The Energy Transition; why safety matters
By Megan Hine, Safe Energy Transition Business Development Manager, Draeger Safety UK
Megan Hine is Safe Energy Transition Business Development Manager at Draeger Safety UK, the global safety and medical technology leader. Responsible for driving awareness of safety within the energy transition, and supporting customers in this sector, Megan has a wealth of experience working with UK industry, including the oil and gas sector. Passionate about ensuring safety keeps pace within the UK’s energy transition, she is a frequent speaker on the topic.
Despite occasional uncertainty over the future of the UK’s energy transition, the UK’s push towards Net Zero is gathering increasing pace as we look forwards 2050. Figures released for the first quarter of 2023 show that renewable energy generation reached nearly half of all UK energy production (47%), with installed capacity increasing by 5.1% for the same quarter, mostly wind and solar PV . Regardless of policy, we believe that clean energy production will continue to gather pace.
As we see advancement in the sector as a whole, it is also important to ensure that safety within the renewable energy sector keeps pace with this progress, and that safety strategies are developed alongside the technological transformation in the energy industry.
In addition to the need to protect the safety and health of those working in the sector, it’s a vital component to building and maintaining public confidence in the new energy industry, to ensure that it continues to be seen as a safe and dependable energy source for the future.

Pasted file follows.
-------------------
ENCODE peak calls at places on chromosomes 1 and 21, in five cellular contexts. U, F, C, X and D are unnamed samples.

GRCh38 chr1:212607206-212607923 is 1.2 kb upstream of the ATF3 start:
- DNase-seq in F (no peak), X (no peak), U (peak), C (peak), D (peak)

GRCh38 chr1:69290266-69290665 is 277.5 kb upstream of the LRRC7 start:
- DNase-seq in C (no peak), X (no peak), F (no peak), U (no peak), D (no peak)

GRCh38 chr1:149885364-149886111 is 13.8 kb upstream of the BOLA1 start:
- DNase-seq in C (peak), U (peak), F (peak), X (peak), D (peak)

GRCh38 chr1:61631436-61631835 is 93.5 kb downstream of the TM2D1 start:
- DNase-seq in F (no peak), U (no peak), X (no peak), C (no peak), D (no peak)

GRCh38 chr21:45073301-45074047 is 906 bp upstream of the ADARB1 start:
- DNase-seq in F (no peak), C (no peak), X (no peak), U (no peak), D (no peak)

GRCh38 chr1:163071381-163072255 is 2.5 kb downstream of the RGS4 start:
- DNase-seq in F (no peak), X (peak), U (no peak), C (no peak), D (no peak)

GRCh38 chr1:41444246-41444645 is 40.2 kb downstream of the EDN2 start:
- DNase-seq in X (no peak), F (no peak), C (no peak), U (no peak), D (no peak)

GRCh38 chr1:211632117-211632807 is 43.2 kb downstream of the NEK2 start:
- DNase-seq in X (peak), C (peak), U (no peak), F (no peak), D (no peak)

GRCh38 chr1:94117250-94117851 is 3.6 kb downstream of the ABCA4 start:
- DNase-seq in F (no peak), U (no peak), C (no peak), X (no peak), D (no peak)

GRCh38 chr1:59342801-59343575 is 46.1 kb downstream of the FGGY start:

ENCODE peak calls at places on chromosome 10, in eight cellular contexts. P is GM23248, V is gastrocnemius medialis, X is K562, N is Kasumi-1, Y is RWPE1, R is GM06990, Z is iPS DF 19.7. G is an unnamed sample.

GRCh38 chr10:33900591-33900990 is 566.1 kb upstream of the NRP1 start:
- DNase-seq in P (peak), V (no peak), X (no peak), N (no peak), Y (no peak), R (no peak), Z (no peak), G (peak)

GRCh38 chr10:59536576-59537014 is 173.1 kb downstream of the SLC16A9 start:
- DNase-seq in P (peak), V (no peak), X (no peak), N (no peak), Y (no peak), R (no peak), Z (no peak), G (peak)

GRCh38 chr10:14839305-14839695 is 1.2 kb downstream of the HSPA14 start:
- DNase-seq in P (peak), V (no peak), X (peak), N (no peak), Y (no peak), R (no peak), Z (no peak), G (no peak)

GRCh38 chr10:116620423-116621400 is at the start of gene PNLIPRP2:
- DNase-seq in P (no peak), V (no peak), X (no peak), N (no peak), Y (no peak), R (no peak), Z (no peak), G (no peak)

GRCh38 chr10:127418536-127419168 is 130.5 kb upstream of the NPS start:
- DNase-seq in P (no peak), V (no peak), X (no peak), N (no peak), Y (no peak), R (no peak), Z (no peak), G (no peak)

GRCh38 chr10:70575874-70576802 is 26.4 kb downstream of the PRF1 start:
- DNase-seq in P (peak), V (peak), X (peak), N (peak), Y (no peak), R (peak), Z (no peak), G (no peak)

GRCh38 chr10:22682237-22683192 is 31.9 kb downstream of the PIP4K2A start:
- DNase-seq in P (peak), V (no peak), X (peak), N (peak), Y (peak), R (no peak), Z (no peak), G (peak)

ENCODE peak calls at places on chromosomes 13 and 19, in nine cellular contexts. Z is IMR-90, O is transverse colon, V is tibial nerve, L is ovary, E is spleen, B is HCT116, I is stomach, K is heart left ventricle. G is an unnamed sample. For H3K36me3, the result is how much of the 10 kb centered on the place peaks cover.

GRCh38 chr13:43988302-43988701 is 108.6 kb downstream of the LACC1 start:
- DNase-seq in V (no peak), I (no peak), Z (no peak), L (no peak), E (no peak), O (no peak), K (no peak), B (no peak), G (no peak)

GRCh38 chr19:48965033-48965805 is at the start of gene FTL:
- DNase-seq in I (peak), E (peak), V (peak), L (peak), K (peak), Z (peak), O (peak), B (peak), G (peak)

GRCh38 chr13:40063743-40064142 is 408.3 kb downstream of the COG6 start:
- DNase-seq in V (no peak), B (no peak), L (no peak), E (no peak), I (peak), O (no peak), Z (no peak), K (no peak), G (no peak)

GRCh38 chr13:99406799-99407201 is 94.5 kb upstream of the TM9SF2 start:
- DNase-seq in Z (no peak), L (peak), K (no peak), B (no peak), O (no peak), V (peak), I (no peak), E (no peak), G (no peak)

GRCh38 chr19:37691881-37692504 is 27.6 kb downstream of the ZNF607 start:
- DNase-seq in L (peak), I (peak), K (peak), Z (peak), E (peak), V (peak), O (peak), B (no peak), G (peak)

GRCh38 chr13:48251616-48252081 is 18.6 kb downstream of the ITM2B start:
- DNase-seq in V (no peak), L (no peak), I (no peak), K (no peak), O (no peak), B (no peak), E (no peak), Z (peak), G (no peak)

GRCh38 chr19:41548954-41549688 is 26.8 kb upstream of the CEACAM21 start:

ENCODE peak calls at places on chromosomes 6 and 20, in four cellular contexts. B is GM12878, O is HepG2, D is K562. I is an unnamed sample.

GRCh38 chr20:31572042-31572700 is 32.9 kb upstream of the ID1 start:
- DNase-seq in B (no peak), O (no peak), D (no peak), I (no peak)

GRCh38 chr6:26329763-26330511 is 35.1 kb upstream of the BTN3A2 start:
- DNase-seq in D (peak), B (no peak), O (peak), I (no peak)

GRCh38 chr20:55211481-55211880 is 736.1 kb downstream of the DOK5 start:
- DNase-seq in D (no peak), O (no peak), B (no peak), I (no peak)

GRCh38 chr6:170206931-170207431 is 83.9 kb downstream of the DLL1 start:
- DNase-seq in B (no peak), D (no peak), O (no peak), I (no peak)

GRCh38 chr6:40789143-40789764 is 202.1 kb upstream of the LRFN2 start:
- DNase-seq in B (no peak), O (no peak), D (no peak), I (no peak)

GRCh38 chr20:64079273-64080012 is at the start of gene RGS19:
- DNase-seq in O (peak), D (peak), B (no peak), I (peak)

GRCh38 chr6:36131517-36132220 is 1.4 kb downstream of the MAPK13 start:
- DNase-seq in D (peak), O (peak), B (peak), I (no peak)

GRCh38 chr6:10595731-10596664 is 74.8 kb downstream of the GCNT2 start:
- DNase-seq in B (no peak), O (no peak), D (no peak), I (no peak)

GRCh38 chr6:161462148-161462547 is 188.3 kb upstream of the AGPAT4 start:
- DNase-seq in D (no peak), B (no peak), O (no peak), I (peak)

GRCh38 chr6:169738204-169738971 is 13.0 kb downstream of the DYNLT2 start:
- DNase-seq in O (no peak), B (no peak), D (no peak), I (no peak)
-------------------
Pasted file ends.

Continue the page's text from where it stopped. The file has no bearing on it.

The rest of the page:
At present, there is arguably an ongoing and widespread misalignment between the perception of new and renewable energy and environmental initiatives such as carbon capture as ‘green, clean and therefore safe’. The reality is that the risks are often not dissimilar to those seen in legacy industries such as oil and gas, the key difference being that such industries are often seen as dirty, polluting and dangerous, with the consequence being that safety is viewed as a vital consideration, and has, as a result, become mature and well-advanced in these industries.
So, while most people might agree that the energy transition should be carried out as quickly as possible, it is essential that safety protocols are developed in tandem. Failure to consider adequately safety elements within the new energy industry may well lead to setbacks which have the potential to harm the overall goal of reducing carbon emissions and protecting the planet for future generations.
It is therefore crucial that risks are fully understood, both where they are similar to more established sectors such as oil and gas, and where they differ, to develop a well thought out safety strategy. By having this in place, risks can be adequately mitigated and therefore investment decisions and planning approvals can be expediated.
If we consider the similarities to traditional energy sectors, these include risks related to confined spaces, explosion and fire hazards, exposure to toxic gases and environments where oxygen depletion may occur; risks which continue to be present across many areas of the new energy and low carbon sectors.